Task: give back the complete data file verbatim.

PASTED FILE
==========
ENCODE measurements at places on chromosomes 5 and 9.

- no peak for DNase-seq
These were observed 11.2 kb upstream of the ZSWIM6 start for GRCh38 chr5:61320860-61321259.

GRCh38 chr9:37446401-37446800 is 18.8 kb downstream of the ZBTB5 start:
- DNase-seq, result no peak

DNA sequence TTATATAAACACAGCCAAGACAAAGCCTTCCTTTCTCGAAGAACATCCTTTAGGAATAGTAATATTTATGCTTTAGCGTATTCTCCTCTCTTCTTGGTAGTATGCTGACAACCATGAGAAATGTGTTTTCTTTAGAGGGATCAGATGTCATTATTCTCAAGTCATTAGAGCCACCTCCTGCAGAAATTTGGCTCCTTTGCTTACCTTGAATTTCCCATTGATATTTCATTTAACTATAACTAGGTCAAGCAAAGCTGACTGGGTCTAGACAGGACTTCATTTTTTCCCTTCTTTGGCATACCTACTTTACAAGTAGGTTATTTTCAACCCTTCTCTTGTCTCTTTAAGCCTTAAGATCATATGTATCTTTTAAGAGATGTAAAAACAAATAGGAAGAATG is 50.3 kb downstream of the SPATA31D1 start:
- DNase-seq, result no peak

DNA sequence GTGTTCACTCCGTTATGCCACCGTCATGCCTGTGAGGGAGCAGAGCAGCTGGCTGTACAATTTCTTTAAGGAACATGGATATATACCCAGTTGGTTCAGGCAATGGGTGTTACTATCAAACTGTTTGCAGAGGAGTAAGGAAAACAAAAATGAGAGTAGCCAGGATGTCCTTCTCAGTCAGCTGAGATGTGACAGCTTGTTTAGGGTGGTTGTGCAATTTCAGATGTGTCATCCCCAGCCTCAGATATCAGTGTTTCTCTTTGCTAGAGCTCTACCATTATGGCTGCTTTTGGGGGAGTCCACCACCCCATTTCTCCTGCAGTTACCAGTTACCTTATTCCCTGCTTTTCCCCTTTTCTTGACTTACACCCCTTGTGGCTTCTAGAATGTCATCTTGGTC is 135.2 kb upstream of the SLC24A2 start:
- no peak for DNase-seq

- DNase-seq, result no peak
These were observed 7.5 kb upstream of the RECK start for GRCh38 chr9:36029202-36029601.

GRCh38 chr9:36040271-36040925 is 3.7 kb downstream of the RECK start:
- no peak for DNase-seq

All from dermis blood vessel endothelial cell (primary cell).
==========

ENCODE measurements at places on chromosomes 5 and 9.

- no peak for DNase-seq
These were observed 11.2 kb upstream of the ZSWIM6 start for GRCh38 chr5:61320860-61321259.

GRCh38 chr9:37446401-37446800 is 18.8 kb downstream of the ZBTB5 start:
- DNase-seq, result no peak

DNA sequence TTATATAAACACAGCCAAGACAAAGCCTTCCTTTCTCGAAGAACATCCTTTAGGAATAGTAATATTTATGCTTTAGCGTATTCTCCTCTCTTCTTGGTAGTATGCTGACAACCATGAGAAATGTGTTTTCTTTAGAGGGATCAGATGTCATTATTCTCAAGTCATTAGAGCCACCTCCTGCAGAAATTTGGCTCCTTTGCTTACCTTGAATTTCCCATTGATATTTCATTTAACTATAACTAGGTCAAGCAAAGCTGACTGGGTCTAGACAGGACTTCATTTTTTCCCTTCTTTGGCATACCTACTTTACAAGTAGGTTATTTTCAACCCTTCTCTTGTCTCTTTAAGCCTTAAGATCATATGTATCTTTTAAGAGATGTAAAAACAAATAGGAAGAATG is 50.3 kb downstream of the SPATA31D1 start:
- DNase-seq, result no peak

DNA sequence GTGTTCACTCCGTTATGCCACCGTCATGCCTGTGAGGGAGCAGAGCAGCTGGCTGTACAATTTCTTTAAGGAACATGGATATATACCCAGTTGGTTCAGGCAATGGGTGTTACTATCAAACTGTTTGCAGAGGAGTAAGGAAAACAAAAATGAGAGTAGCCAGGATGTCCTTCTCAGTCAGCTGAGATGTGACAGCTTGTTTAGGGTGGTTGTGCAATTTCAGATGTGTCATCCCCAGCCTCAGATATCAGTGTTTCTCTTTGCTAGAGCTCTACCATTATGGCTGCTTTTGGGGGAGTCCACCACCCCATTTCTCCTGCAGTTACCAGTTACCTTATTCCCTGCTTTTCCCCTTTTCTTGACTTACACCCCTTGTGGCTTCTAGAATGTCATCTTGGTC is 135.2 kb upstream of the SLC24A2 start:
- no peak for DNase-seq

- DNase-seq, result no peak
These were observed 7.5 kb upstream of the RECK start for GRCh38 chr9:36029202-36029601.

GRCh38 chr9:36040271-36040925 is 3.7 kb downstream of the RECK start:
- no peak for DNase-seq

All from dermis blood vessel endothelial cell (primary cell).